Sept. 14, 2013
WEST LAFAYETTE, Ind. (AP) - Notre Dame receiver DaVaris Daniels staggered Purdue with two late touchdowns. Three plays after his second score, teammate Bennett Jackson delivered the final blow - a 34-yard interception return for a score.
On a night No. 21 Notre Dame faced a stiff challenge from its oldest in-state rival, the late scoring flurry from Daniels and Jackson finally knocked out the Boilermakers 31-24 on Saturday night.
"Losing sucks and that's something we don't want to do here at Notre Dame," Daniels said. "We know everybody hates us, a lot of people hate us and it makes us pretty happy to make them mad."
It wasn't supposed to be this tough for Notre Dame (2-1), which won its sixth straight in the 85-game series that has been played every year since 1946. The Irish were installed as a three-touchdown favorite against a foe that had struggled the previous two weeks.
But the Boilermakers who showed up Saturday at Ross-Ade Stadium didn't look anything like the team Notre Dame had watched on tape all week.
Quarterback Tommy Rees spent most of the first half trying to dodge the blitz-happy Boilermakers. The running game was in shambles, and a frustrated coach Brian Kelly kept flailing his arms in the air. Even after a halftime pep talk in which the fiery Kelly explained to Rees and his offense they needed to calm down, Notre Dame still found itself trading jabs with Purdue early in the second half.
Daniels changed everything with an acrobatic 9-yard TD catch. On the next Irish offensive play, he fought a defender down for an 82-yard catch-and-run that changed the game. Jackson finally finished it off with the interception return to help the Irish avoid back-to-back regular season losses for the first time in more than two years.
On a night the Irish averaged just 2.5 yards on 37 carries, Rees and Daniels had to carry the offense. Rees was 20 of 33 for 309 yards with two scores, no interceptions and received a game ball. Daniels had eight catches for 167 yards and two scores.
"I was never worried in the sense there was a panic," Kelly said. "I felt really confident that we were going to win the football game. We just needed to settle down a little bit."
Until then, the surprising Boilermakers played the Irish to a virtual draw.
Henry, who had struggled the first two weeks, finished 25 of 40 for 256 yards with three touchdown passes - his first three of the year. Akeem Hunt played like the feature back the Boilermakers needed, rushing 12 times for 22 yards and catching nine passes for 72 yards and a score.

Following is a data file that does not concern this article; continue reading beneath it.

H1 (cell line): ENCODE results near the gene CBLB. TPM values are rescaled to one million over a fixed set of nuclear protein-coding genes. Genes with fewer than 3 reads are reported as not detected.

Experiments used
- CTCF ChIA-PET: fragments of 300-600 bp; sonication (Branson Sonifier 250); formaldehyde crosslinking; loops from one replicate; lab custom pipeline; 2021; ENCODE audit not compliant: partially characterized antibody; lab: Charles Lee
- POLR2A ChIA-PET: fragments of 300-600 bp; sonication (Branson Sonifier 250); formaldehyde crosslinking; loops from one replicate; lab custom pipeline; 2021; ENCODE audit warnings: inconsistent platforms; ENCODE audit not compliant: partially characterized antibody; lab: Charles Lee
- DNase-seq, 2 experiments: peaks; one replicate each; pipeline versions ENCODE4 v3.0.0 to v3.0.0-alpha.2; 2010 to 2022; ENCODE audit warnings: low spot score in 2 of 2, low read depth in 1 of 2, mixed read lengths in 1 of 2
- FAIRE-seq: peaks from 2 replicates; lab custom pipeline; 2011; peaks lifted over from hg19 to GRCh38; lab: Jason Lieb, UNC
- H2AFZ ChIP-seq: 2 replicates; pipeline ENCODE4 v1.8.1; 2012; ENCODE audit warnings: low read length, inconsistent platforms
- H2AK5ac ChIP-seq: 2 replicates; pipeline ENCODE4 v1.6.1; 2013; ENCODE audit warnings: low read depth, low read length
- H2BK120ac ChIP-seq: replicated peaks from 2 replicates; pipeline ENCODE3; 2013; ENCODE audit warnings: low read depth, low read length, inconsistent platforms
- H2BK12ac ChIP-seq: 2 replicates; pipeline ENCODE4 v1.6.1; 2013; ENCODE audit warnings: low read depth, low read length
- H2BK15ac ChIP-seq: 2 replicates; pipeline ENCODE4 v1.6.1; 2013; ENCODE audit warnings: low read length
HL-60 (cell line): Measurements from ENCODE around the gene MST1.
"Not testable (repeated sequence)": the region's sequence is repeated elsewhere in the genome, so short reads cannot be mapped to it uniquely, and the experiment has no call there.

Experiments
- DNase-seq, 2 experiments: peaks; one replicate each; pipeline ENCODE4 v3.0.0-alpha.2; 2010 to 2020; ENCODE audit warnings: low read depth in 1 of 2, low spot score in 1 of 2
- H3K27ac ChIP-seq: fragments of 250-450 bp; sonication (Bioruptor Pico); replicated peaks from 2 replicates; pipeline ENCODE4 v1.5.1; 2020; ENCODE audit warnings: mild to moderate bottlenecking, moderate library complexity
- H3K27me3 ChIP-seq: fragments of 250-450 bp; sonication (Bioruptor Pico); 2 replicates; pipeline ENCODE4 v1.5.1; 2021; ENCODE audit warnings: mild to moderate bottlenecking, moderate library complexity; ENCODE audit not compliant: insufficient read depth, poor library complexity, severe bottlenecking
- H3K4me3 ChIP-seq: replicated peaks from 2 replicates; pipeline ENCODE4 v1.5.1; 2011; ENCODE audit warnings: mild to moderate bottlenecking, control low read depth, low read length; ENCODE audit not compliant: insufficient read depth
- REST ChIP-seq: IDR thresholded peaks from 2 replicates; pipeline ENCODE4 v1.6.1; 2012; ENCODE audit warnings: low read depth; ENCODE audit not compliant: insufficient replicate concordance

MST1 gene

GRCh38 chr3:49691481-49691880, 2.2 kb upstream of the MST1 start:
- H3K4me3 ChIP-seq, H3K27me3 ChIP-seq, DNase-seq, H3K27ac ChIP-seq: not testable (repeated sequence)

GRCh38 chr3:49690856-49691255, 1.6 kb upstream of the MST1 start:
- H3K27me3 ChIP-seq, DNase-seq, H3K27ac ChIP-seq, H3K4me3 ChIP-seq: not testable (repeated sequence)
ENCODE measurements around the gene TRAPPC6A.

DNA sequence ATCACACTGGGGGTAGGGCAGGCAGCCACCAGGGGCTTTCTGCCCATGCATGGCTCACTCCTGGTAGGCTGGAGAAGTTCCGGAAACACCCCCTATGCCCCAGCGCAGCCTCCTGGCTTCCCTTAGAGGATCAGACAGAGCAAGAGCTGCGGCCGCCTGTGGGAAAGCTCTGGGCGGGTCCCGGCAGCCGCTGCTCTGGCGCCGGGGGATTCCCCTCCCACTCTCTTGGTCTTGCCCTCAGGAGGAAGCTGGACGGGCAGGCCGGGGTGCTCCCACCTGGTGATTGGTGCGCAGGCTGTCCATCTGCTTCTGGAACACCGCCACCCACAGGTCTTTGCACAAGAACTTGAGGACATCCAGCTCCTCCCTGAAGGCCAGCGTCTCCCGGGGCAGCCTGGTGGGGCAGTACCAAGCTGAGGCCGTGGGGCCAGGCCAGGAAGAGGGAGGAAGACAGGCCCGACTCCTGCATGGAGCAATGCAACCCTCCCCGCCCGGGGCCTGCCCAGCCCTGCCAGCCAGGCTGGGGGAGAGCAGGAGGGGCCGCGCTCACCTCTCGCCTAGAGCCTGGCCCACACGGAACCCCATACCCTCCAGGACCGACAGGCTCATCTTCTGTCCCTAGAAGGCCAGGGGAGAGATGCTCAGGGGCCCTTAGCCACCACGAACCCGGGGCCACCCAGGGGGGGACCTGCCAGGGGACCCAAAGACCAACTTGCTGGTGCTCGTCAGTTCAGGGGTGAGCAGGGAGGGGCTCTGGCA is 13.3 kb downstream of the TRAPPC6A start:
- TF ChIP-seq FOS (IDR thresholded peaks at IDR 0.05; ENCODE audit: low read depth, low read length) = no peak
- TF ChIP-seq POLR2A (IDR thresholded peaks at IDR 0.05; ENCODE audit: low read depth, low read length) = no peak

The defense, which worn down in the first two games, also forced Notre Dame to become one-dimensional.
"We did a good job in the running game," Purdue coach Darrell Hazell said. "There were a couple of plays we'd like to get back, but they (Purdue's defense) did a good job against the run."
It was good enough to give Purdue the upper hand for three quarters.
After jumping to a 10-0 lead, the Boilermakers answered every challenge, retaking the lead on B.J. Knauf's 18-yard TD reception just four minutes after Notre Dame had tied the score at 10. The defense, meanwhile, continued to force Notre Dame to small ball - until Daniels broke through.
The 6-foot-1 junior used his three-inch height advantage to outjump Antoine Lewis for the first TD catch, which tied the score at 17 with 14:47 left.
When Purdue's ensuing drive stalled, Rees went to Daniels on the first play. Daniels, who had beaten Purdue's best cover cornerback, Ricardo Allen, caught the ball on the run, then stiff-armed Allen to the ground as he barely stayed in bounds. It was the longest pass play of both players' careers and after standing up to a replay review, it went down as the ninth-longest in Notre Dame history.
"The hairs on the back of my neck kind of stood up when I got close and I saw the hash marks," Daniels said. "I was just trying to make a play and trying to get as far away from the sideline as possible at the time."
Three plays after that, Jackson picked off Henry and scored on the return.
Purdue closed to 31-24 and had a chance to tie the score after recovering Amir Carlisle's fumble at the Notre Dame 41. But the Irish defense forced a punt and the Boilers never got the ball again.
"We just kept playing, we had to make a couple of plays," Kelly said. "Last week, Michigan made the plays. Tonight, we made the plays when we needed to."